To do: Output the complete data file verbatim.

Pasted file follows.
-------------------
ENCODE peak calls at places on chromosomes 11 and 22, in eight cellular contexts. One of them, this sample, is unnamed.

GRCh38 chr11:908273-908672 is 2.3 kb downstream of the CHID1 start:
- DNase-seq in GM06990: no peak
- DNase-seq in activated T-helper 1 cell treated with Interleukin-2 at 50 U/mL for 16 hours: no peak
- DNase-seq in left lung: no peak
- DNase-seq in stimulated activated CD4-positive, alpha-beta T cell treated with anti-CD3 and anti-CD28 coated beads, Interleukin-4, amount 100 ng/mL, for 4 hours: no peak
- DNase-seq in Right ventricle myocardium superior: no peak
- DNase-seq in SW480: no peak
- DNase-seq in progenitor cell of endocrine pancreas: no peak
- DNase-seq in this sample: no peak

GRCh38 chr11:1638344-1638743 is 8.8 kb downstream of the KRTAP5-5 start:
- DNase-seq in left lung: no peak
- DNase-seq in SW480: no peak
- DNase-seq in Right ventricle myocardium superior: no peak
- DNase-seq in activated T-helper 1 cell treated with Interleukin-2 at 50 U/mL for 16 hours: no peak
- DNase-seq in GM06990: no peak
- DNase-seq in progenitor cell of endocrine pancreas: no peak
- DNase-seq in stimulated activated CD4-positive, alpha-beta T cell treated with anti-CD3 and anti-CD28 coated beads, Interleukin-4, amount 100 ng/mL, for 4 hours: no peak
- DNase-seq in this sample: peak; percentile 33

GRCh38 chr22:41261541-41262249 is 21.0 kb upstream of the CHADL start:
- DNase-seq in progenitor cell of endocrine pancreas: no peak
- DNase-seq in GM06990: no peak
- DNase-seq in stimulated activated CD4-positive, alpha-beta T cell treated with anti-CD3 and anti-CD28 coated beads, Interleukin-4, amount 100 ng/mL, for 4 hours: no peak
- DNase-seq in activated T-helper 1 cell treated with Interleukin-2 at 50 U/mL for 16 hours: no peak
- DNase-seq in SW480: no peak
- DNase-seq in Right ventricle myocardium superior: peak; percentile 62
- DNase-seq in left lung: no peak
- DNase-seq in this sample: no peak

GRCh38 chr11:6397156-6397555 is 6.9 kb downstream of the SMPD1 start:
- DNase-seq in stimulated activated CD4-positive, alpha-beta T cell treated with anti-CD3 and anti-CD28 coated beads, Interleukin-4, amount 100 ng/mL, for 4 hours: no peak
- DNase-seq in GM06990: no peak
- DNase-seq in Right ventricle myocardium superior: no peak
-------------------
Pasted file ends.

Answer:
ENCODE peak calls at places on chromosomes 11 and 22, in eight cellular contexts. One of them, this sample, is unnamed.

GRCh38 chr11:908273-908672 is 2.3 kb downstream of the CHID1 start:
- DNase-seq in GM06990: no peak
- DNase-seq in activated T-helper 1 cell treated with Interleukin-2 at 50 U/mL for 16 hours: no peak
- DNase-seq in left lung: no peak
- DNase-seq in stimulated activated CD4-positive, alpha-beta T cell treated with anti-CD3 and anti-CD28 coated beads, Interleukin-4, amount 100 ng/mL, for 4 hours: no peak
- DNase-seq in Right ventricle myocardium superior: no peak
- DNase-seq in SW480: no peak
- DNase-seq in progenitor cell of endocrine pancreas: no peak
- DNase-seq in this sample: no peak

GRCh38 chr11:1638344-1638743 is 8.8 kb downstream of the KRTAP5-5 start:
- DNase-seq in left lung: no peak
- DNase-seq in SW480: no peak
- DNase-seq in Right ventricle myocardium superior: no peak
- DNase-seq in activated T-helper 1 cell treated with Interleukin-2 at 50 U/mL for 16 hours: no peak
- DNase-seq in GM06990: no peak
- DNase-seq in progenitor cell of endocrine pancreas: no peak
- DNase-seq in stimulated activated CD4-positive, alpha-beta T cell treated with anti-CD3 and anti-CD28 coated beads, Interleukin-4, amount 100 ng/mL, for 4 hours: no peak
- DNase-seq in this sample: peak; percentile 33

GRCh38 chr22:41261541-41262249 is 21.0 kb upstream of the CHADL start:
- DNase-seq in progenitor cell of endocrine pancreas: no peak
- DNase-seq in GM06990: no peak
- DNase-seq in stimulated activated CD4-positive, alpha-beta T cell treated with anti-CD3 and anti-CD28 coated beads, Interleukin-4, amount 100 ng/mL, for 4 hours: no peak
- DNase-seq in activated T-helper 1 cell treated with Interleukin-2 at 50 U/mL for 16 hours: no peak
- DNase-seq in SW480: no peak
- DNase-seq in Right ventricle myocardium superior: peak; percentile 62
- DNase-seq in left lung: no peak
- DNase-seq in this sample: no peak

GRCh38 chr11:6397156-6397555 is 6.9 kb downstream of the SMPD1 start:
- DNase-seq in stimulated activated CD4-positive, alpha-beta T cell treated with anti-CD3 and anti-CD28 coated beads, Interleukin-4, amount 100 ng/mL, for 4 hours: no peak
- DNase-seq in GM06990: no peak
- DNase-seq in Right ventricle myocardium superior: no peak